The Free Motion Quilting Project: Refusal to Be Crazy

Friday, December 17, 2010

Refusal to Be Crazy

So it's the holiday season. Eight days until Christmas. Normally, every year before this year, by the time I reach this week I'm a stressed out ball of tension and anxiety.

Because usually I place an overwhelming expectation of presents, cards, parties, dinners, packages to far away relatives, and extreme cookie making all on my shoulders, which inevitably collapse in a big, giant mess that effectively ruins my enjoyment of this holiday.

Last year I found myself in tears, baking monster cookies at one a.m. in my still-unfinished kitchen, and because I couldn't find my spatulas in the renovation nightmare, I removed the hot cookies from the metal tray with a meat cleaver.

I can remember being so jealous of Josh, chilling on the couch, not a care in the world about the holiday, and certainly on feeling the weight of expectation and stress that it brings me. I think I asked him something along the lines of "Why do I do this to myself every year?!"

And his reply, in typical Josh manner: "I don't know why you bother. It's not like anyone really cares about perfect cookies. But I DO mind you turning into a crazy woman for 3 weeks out of the year, so it'd be nice if you stopped."

You might not find this funny, in fact, hearing a retort like this from your husband might make you very angry, but for me, that was a very illuminating statement. It made me start thinking about WHY I felt the need to do it all.

And when I honestly answered that question, I didn't really like the answer.

I felt the need to do it all not because it felt good or was fun (both of which it was decidedly NOT), but because it was what all other women I knew were doing. I was going through the motions of holiday rituals I didn't even like only to keep up appearances of being a normal, happy family. (For the record, we are definitely happy - just not very "normal")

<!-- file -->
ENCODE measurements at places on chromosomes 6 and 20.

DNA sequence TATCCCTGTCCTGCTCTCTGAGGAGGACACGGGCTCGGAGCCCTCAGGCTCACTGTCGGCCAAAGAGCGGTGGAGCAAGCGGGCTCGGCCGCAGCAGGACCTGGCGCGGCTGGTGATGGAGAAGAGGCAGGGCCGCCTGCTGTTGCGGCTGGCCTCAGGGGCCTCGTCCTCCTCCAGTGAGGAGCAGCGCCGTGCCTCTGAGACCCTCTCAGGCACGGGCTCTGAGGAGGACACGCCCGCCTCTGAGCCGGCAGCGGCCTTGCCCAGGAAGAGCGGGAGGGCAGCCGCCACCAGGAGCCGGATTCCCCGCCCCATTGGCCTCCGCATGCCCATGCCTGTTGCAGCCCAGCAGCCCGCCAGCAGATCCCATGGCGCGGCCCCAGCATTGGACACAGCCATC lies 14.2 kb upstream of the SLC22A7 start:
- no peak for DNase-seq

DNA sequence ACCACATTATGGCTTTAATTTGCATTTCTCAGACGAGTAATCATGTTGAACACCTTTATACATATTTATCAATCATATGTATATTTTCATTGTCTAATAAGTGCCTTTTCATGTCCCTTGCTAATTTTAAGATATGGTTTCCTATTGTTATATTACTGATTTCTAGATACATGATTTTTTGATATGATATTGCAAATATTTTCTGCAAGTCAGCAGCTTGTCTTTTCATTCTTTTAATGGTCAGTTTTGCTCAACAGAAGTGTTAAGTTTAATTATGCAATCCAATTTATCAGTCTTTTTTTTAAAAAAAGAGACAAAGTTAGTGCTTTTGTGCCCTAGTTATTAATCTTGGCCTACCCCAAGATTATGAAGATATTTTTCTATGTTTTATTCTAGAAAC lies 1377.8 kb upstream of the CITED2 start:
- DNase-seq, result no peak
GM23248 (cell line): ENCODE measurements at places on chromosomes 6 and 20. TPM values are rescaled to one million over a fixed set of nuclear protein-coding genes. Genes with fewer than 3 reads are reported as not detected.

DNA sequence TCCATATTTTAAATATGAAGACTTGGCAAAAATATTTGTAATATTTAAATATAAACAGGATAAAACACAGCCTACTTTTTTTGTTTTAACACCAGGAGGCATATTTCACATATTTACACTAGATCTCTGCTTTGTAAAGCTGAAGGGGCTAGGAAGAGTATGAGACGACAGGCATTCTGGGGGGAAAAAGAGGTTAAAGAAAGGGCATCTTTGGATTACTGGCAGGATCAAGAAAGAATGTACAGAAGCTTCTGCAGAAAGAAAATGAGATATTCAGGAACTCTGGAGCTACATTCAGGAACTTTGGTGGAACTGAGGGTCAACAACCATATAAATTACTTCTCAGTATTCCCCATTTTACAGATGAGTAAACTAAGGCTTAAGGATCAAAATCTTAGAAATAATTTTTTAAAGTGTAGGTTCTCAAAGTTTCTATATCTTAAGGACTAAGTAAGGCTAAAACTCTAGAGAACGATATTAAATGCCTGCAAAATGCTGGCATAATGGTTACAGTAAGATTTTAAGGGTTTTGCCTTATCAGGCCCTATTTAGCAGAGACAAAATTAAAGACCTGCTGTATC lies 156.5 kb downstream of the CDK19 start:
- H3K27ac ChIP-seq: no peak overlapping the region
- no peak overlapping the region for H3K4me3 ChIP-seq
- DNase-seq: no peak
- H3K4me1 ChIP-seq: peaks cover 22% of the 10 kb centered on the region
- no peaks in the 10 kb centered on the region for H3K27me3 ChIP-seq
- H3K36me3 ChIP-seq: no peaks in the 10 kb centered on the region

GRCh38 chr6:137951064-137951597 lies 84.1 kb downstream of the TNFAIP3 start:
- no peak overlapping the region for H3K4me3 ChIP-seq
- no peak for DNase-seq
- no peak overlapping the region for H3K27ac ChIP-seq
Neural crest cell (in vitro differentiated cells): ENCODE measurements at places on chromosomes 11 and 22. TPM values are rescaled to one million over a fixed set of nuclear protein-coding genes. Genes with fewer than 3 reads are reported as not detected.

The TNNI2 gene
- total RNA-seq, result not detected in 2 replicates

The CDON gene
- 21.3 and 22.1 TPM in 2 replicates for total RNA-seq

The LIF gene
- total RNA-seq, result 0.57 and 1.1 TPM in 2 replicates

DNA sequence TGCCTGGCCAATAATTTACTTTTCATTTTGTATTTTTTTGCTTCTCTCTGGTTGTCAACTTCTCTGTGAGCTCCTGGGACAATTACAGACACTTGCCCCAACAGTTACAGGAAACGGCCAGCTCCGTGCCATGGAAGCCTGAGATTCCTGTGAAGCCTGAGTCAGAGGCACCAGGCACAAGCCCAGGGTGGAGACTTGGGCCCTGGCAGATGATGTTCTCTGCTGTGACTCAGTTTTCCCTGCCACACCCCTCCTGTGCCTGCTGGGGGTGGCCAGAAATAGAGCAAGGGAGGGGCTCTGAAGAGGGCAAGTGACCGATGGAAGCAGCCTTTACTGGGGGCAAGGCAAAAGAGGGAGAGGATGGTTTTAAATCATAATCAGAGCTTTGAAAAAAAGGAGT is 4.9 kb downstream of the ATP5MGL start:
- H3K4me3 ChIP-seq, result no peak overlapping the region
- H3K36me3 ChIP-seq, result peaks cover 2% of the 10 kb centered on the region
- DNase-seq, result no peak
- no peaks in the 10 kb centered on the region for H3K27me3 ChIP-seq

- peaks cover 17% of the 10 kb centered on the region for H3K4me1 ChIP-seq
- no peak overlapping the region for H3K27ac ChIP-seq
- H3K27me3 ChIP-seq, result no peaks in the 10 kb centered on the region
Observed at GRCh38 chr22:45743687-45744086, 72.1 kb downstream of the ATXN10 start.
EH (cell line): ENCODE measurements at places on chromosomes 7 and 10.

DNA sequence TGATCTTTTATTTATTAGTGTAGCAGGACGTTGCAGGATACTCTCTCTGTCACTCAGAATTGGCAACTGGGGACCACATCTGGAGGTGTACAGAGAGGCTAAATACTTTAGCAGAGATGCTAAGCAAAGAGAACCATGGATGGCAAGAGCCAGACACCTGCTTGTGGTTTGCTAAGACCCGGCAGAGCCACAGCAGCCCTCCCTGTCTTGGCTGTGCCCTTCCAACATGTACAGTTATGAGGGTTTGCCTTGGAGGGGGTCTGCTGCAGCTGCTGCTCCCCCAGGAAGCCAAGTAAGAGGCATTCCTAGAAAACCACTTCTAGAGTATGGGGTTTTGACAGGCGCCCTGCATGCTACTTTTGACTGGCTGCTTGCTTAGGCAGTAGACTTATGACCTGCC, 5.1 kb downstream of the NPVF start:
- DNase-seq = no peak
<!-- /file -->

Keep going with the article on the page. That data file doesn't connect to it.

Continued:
The manic cookie making was the worst. I learned that one from my mother, who would make dozens of no less than 6 different types of cookies, even though it turned her into an evil tyrant for 2 weeks in which "DON'T EAT THE PRETTY ONES!!!" was yelled anytime you approached the cookie trays.

So I grew up eating only ugly cookies and found myself doing the exact same thing to my family as an adult.

This last year has been a turning point in so many ways. No more crazy holiday schedule. No more parties unless I actually feel like going. No more manic creation of presents at the last minute. And no more cookie making.

What a relief that has been! James and I made one batch of chocolate cookies and had a great time with it. There was no obsessive-compulsive crazy behavior because there was no expectation behind it. These were made by us for us to enjoy and they didn't have to look good, just taste good because that's what really matters.

Because my time hasn't been wasted running around like a chicken with its head cut off, I've been spending more time in my studio: quilting new designs, and piecing a really cool new quilt:

free motion quilting | Leah DayThis year Josh created the gift spices, but has yet to actually mail them out. He wants to finish editing and burning a DVD of videos we've taken of James over the last year. Instead of laying awake at night in a cold sweat, calculating delivery times and shipping costs, haranging my husband to "get it together" or manically trying to throw it all together myself, I'm just not.

It's like my Crazy Button has been pushed and I can feel the weight of the season, but I'm no longer on Autopilot, mindlessly doing doing doing for the sake of appearances or expectations.